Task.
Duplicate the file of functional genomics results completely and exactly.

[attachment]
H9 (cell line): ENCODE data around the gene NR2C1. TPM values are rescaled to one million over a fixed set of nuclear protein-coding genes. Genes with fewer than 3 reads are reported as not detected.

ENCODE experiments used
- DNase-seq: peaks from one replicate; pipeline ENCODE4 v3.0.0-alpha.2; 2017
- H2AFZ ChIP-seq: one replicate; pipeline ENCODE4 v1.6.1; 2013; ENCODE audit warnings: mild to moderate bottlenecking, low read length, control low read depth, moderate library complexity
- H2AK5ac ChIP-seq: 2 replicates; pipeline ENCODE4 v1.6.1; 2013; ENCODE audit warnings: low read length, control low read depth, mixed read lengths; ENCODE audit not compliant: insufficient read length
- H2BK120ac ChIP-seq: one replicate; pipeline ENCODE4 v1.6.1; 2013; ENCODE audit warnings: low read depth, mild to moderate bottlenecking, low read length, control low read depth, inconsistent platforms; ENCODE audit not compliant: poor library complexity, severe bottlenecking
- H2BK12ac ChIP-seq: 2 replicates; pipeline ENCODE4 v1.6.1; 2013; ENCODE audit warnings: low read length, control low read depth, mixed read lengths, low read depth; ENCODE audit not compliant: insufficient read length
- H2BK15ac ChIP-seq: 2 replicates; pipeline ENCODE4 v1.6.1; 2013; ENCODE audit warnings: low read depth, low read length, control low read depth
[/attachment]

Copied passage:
H9 (cell line): ENCODE data around the gene NR2C1. TPM values are rescaled to one million over a fixed set of nuclear protein-coding genes. Genes with fewer than 3 reads are reported as not detected.

ENCODE experiments used
- DNase-seq: peaks from one replicate; pipeline ENCODE4 v3.0.0-alpha.2; 2017
- H2AFZ ChIP-seq: one replicate; pipeline ENCODE4 v1.6.1; 2013; ENCODE audit warnings: mild to moderate bottlenecking, low read length, control low read depth, moderate library complexity
- H2AK5ac ChIP-seq: 2 replicates; pipeline ENCODE4 v1.6.1; 2013; ENCODE audit warnings: low read length, control low read depth, mixed read lengths; ENCODE audit not compliant: insufficient read length
- H2BK120ac ChIP-seq: one replicate; pipeline ENCODE4 v1.6.1; 2013; ENCODE audit warnings: low read depth, mild to moderate bottlenecking, low read length, control low read depth, inconsistent platforms; ENCODE audit not compliant: poor library complexity, severe bottlenecking
- H2BK12ac ChIP-seq: 2 replicates; pipeline ENCODE4 v1.6.1; 2013; ENCODE audit warnings: low read length, control low read depth, mixed read lengths, low read depth; ENCODE audit not compliant: insufficient read length
- H2BK15ac ChIP-seq: 2 replicates; pipeline ENCODE4 v1.6.1; 2013; ENCODE audit warnings: low read depth, low read length, control low read depth